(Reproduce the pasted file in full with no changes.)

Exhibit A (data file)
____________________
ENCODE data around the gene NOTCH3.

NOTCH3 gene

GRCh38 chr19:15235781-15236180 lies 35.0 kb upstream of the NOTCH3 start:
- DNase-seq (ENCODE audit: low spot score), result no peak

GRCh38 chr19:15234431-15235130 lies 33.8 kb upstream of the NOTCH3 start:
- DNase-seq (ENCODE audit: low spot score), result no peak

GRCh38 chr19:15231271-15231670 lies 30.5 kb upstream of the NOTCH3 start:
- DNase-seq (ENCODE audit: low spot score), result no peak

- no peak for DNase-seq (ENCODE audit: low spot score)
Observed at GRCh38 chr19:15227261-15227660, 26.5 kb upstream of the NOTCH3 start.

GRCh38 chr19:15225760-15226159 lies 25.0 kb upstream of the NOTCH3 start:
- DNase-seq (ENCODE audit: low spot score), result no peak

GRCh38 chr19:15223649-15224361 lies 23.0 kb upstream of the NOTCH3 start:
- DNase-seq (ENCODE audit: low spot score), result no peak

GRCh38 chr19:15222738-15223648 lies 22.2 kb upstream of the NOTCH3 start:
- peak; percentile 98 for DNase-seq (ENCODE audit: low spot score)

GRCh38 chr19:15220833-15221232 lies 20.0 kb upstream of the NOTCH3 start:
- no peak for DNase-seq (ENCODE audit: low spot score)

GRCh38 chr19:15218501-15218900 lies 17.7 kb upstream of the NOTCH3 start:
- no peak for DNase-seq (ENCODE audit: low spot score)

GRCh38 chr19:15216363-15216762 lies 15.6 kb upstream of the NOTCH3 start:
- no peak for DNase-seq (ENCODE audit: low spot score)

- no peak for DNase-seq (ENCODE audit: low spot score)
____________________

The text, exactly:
ENCODE data around the gene NOTCH3.

NOTCH3 gene

GRCh38 chr19:15235781-15236180 lies 35.0 kb upstream of the NOTCH3 start:
- DNase-seq (ENCODE audit: low spot score), result no peak

GRCh38 chr19:15234431-15235130 lies 33.8 kb upstream of the NOTCH3 start:
- DNase-seq (ENCODE audit: low spot score), result no peak

GRCh38 chr19:15231271-15231670 lies 30.5 kb upstream of the NOTCH3 start:
- DNase-seq (ENCODE audit: low spot score), result no peak

- no peak for DNase-seq (ENCODE audit: low spot score)
Observed at GRCh38 chr19:15227261-15227660, 26.5 kb upstream of the NOTCH3 start.

GRCh38 chr19:15225760-15226159 lies 25.0 kb upstream of the NOTCH3 start:
- DNase-seq (ENCODE audit: low spot score), result no peak

GRCh38 chr19:15223649-15224361 lies 23.0 kb upstream of the NOTCH3 start:
- DNase-seq (ENCODE audit: low spot score), result no peak

GRCh38 chr19:15222738-15223648 lies 22.2 kb upstream of the NOTCH3 start:
- peak; percentile 98 for DNase-seq (ENCODE audit: low spot score)

GRCh38 chr19:15220833-15221232 lies 20.0 kb upstream of the NOTCH3 start:
- no peak for DNase-seq (ENCODE audit: low spot score)

GRCh38 chr19:15218501-15218900 lies 17.7 kb upstream of the NOTCH3 start:
- no peak for DNase-seq (ENCODE audit: low spot score)

GRCh38 chr19:15216363-15216762 lies 15.6 kb upstream of the NOTCH3 start:
- no peak for DNase-seq (ENCODE audit: low spot score)

- no peak for DNase-seq (ENCODE audit: low spot score)